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Peter Kyle
Facebook post
19 September 2014

Like the vast majority of people in Hove and Portslade I am hugely relieved that Scotland chose to remain in the Union. There were some really positive things to come out of yesterday’s vote. One was the high participation of 16 and 17-year-olds – I now firmly believe that this should become a permanent feature of our democratic landscape and our franchise should be extended to encompass them permanently.

But the debate has now moved on to how power can be wielded more equitably within England. This is a good thing to discuss and I have some thoughts.

The first is that we should be wary of stirring English nationalism. It would be a perverse outcome of defeating Scottish nationalism if it were to result in its rise in England. Moving power from Westminster to our communities is not something I will be turning to Nigel Farage for answers on – we all know his game is ultimately about his own place in history and not our community’s place in 21st Century England (Alex Salmond’s resignation must have sent a chill down his spine tonight!). But we must urgently look at how power can be better distributed in England.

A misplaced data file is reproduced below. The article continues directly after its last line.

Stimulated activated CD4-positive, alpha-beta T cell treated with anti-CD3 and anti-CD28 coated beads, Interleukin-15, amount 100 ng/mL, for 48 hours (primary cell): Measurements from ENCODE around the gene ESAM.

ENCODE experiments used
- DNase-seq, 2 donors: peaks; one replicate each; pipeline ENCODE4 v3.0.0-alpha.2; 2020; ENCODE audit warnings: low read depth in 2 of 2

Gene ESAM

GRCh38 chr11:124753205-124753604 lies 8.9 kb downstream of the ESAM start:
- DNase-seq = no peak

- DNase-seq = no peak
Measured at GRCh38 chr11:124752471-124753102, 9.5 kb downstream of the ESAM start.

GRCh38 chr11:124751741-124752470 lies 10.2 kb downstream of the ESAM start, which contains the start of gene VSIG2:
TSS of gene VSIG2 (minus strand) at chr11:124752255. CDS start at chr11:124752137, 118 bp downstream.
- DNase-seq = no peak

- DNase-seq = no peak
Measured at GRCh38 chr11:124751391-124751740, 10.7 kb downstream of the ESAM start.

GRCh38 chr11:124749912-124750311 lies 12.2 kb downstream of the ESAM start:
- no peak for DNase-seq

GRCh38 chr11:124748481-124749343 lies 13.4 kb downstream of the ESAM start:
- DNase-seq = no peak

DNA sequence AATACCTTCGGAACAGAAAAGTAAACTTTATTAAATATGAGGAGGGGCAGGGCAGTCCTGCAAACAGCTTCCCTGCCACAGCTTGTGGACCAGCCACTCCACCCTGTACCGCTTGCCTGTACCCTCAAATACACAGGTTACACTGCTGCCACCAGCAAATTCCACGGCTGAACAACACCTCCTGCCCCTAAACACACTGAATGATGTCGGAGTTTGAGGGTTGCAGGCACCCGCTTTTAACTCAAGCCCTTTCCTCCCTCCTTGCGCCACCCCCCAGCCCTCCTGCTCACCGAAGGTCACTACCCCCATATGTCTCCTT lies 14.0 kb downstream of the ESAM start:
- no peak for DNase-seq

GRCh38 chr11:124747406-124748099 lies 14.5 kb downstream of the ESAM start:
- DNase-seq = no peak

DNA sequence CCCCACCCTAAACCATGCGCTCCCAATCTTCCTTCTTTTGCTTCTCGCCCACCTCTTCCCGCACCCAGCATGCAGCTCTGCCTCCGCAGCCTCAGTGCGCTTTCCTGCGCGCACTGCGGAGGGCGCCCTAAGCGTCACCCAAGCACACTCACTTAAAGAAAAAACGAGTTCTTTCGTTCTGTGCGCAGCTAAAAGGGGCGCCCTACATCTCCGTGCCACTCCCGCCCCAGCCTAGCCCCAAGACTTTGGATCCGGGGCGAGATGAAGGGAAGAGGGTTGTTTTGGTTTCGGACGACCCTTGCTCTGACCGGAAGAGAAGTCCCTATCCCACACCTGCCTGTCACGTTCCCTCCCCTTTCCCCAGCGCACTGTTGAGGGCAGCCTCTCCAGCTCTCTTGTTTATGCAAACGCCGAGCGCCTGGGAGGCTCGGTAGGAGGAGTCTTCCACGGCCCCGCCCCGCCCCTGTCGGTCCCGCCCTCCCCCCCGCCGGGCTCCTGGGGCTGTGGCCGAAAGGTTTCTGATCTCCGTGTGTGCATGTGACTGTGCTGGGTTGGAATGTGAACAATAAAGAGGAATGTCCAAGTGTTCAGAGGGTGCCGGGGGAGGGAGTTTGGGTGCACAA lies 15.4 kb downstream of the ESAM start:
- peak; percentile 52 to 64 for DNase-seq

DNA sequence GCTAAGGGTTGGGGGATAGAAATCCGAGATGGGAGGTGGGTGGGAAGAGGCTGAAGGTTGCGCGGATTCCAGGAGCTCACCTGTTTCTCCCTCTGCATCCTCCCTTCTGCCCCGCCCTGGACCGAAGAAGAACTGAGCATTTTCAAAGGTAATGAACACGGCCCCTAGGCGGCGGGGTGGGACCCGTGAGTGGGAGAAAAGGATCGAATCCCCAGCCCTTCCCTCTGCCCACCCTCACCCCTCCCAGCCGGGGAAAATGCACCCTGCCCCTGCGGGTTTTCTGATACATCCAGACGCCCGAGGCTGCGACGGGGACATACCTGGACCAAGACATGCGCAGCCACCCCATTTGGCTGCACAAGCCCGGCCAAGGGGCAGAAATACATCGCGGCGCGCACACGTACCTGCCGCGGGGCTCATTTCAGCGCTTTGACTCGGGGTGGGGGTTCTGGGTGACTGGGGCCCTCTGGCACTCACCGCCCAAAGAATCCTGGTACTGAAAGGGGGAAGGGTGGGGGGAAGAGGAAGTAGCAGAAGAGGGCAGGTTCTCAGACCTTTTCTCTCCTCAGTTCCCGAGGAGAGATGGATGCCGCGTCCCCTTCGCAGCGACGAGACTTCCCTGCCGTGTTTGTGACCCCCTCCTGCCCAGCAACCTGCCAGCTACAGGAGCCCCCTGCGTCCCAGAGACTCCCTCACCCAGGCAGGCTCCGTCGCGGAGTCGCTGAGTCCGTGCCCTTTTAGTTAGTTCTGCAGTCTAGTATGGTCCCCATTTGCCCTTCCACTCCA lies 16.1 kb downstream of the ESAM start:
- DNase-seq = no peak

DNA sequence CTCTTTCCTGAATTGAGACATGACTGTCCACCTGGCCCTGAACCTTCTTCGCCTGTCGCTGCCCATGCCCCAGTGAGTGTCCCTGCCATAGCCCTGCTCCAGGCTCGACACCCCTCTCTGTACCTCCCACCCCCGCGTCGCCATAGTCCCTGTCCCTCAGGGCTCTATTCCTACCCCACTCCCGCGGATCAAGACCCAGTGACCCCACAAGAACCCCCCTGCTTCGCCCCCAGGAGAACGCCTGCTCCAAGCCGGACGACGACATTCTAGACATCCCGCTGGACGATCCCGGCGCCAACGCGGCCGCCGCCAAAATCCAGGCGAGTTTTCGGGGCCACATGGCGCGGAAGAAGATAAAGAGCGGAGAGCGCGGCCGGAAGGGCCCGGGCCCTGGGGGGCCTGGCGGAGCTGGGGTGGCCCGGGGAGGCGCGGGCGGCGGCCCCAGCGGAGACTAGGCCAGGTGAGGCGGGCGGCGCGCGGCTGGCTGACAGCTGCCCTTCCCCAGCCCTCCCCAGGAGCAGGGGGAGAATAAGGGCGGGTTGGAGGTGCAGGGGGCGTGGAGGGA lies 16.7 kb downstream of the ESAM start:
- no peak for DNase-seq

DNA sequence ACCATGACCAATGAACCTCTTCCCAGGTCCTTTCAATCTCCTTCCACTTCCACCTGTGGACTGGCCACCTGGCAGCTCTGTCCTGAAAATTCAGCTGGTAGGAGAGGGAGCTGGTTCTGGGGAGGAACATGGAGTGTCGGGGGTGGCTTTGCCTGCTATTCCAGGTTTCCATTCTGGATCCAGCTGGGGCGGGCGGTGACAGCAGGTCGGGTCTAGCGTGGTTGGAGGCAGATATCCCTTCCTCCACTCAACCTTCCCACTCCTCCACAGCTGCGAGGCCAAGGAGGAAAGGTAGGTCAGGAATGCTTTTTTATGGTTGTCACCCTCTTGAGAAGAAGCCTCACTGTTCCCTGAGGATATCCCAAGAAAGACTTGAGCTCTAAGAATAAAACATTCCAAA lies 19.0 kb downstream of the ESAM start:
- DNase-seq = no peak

Just because other countries in the UK have a parliament or devolved authority does not mean that we need ape them. Our challenge in England is to find a democratic solution that suits our own economic and cultural landscape. London already has a powerful Mayor. The Northern regions have already rejected a devolved authority as did our own city of Brighton and Hove for converting to a mayoral system of leadership (an outcome I regret). So it’s a complex problem that has seen a lot of action in the recent past.

And we must avoid pitfalls as we modernise our democracy. There’s been much talk today of Scots MPs being unable to serve as chancellor after further devolution – I believe our country deserves the very best candidate for its top jobs and it would be madness to judge someone’s talent based on geography instead of their accomplishments! We must also avoid simply inserting another layer of government, such as an English Parliament. The one thing I’ve never heard on doorsteps is, ‘what our country needs is more politicians!’.

I look forward to hearing your views and participating in the debate as we move forward. At this early stage I believe the solution could lie in making better use of our local democratic institutions and in some cases modernising, replacing, creating new ones which strategically manage core aspects of our country’s infrastructure such as education, transport, and health.

This is a debate that I look forward to!

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